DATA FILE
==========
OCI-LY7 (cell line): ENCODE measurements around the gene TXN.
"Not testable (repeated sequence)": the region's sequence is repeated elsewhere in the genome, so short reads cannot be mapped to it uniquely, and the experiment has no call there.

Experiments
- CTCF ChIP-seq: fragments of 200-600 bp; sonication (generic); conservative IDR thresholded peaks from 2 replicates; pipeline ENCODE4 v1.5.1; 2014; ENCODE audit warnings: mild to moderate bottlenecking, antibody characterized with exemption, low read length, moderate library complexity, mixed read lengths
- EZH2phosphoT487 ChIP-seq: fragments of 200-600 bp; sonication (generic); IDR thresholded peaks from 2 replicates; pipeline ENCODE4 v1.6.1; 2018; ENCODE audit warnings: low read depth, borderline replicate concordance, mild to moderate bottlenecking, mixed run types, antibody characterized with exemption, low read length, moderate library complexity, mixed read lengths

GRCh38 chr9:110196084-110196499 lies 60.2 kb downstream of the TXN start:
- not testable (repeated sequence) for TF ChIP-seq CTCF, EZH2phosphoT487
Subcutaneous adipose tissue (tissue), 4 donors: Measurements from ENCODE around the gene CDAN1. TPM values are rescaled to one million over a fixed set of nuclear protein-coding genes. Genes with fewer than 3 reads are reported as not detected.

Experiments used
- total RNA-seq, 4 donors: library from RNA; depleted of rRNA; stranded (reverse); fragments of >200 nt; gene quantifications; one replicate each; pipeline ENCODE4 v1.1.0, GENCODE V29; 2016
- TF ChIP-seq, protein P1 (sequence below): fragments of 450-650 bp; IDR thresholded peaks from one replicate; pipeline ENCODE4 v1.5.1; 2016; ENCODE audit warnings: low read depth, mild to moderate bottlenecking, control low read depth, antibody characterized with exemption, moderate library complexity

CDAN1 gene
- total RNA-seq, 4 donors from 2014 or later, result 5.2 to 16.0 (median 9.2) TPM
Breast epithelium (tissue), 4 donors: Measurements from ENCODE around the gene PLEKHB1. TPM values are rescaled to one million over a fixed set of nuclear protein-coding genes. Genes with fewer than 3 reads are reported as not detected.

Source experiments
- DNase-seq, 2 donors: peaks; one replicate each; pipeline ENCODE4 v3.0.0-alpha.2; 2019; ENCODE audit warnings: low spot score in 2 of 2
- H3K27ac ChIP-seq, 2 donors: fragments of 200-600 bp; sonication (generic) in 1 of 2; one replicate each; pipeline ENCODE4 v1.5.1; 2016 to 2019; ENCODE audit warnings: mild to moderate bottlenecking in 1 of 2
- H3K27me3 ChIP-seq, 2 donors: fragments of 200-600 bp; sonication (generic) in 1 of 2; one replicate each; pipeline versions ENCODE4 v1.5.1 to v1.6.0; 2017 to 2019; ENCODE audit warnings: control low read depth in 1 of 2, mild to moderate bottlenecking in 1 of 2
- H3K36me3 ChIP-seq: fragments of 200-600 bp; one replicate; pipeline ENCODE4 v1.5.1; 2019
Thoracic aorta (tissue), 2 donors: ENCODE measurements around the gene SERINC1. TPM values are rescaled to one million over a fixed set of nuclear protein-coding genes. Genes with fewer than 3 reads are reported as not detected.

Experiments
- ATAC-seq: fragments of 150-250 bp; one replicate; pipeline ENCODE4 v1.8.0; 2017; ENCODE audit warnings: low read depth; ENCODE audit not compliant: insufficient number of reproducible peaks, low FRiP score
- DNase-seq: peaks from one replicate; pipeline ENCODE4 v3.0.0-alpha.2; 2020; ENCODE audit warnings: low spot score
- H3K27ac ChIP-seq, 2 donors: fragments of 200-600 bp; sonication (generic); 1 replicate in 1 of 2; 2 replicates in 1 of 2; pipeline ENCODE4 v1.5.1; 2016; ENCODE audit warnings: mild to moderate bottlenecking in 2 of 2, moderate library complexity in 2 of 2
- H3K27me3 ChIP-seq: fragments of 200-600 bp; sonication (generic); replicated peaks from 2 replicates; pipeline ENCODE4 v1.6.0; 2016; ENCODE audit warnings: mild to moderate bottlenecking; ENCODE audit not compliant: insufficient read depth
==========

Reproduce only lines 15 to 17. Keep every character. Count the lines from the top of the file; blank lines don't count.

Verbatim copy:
Source experiments
- DNase-seq, 2 donors: peaks; one replicate each; pipeline ENCODE4 v3.0.0-alpha.2; 2019; ENCODE audit warnings: low spot score in 2 of 2
- H3K27ac ChIP-seq, 2 donors: fragments of 200-600 bp; sonication (generic) in 1 of 2; one replicate each; pipeline ENCODE4 v1.5.1; 2016 to 2019; ENCODE audit warnings: mild to moderate bottlenecking in 1 of 2